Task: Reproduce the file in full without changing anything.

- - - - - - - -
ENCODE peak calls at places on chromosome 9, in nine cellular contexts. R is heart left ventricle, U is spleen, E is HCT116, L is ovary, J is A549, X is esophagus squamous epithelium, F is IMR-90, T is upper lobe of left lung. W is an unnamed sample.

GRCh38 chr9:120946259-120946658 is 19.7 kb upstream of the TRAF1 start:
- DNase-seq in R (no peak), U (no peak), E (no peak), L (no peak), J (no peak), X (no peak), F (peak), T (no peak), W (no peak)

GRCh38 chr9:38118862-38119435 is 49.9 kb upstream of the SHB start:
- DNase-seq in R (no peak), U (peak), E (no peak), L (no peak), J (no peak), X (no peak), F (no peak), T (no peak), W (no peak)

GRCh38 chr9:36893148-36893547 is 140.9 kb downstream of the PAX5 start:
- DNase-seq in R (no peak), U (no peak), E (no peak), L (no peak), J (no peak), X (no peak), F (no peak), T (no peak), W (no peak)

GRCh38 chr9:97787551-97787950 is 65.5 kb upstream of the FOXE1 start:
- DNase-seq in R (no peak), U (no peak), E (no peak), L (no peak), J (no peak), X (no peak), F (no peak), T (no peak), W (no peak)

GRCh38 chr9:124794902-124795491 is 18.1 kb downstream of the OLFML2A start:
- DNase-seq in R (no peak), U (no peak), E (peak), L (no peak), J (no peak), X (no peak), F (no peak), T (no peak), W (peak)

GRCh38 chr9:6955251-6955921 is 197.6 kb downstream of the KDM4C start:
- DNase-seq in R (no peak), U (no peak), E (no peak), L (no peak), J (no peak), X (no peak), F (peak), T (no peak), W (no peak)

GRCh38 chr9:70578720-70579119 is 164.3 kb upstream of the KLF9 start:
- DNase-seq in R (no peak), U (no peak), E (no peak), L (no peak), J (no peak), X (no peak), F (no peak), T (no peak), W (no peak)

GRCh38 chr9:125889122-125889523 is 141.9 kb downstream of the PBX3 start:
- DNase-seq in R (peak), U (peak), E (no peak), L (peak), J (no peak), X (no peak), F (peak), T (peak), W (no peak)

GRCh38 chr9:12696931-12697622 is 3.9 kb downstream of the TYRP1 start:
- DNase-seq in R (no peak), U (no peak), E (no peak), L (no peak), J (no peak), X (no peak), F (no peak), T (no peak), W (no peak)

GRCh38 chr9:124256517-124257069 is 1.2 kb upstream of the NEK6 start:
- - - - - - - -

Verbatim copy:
ENCODE peak calls at places on chromosome 9, in nine cellular contexts. R is heart left ventricle, U is spleen, E is HCT116, L is ovary, J is A549, X is esophagus squamous epithelium, F is IMR-90, T is upper lobe of left lung. W is an unnamed sample.

GRCh38 chr9:120946259-120946658 is 19.7 kb upstream of the TRAF1 start:
- DNase-seq in R (no peak), U (no peak), E (no peak), L (no peak), J (no peak), X (no peak), F (peak), T (no peak), W (no peak)

GRCh38 chr9:38118862-38119435 is 49.9 kb upstream of the SHB start:
- DNase-seq in R (no peak), U (peak), E (no peak), L (no peak), J (no peak), X (no peak), F (no peak), T (no peak), W (no peak)

GRCh38 chr9:36893148-36893547 is 140.9 kb downstream of the PAX5 start:
- DNase-seq in R (no peak), U (no peak), E (no peak), L (no peak), J (no peak), X (no peak), F (no peak), T (no peak), W (no peak)

GRCh38 chr9:97787551-97787950 is 65.5 kb upstream of the FOXE1 start:
- DNase-seq in R (no peak), U (no peak), E (no peak), L (no peak), J (no peak), X (no peak), F (no peak), T (no peak), W (no peak)

GRCh38 chr9:124794902-124795491 is 18.1 kb downstream of the OLFML2A start:
- DNase-seq in R (no peak), U (no peak), E (peak), L (no peak), J (no peak), X (no peak), F (no peak), T (no peak), W (peak)

GRCh38 chr9:6955251-6955921 is 197.6 kb downstream of the KDM4C start:
- DNase-seq in R (no peak), U (no peak), E (no peak), L (no peak), J (no peak), X (no peak), F (peak), T (no peak), W (no peak)

GRCh38 chr9:70578720-70579119 is 164.3 kb upstream of the KLF9 start:
- DNase-seq in R (no peak), U (no peak), E (no peak), L (no peak), J (no peak), X (no peak), F (no peak), T (no peak), W (no peak)

GRCh38 chr9:125889122-125889523 is 141.9 kb downstream of the PBX3 start:
- DNase-seq in R (peak), U (peak), E (no peak), L (peak), J (no peak), X (no peak), F (peak), T (peak), W (no peak)

GRCh38 chr9:12696931-12697622 is 3.9 kb downstream of the TYRP1 start:
- DNase-seq in R (no peak), U (no peak), E (no peak), L (no peak), J (no peak), X (no peak), F (no peak), T (no peak), W (no peak)

GRCh38 chr9:124256517-124257069 is 1.2 kb upstream of the NEK6 start: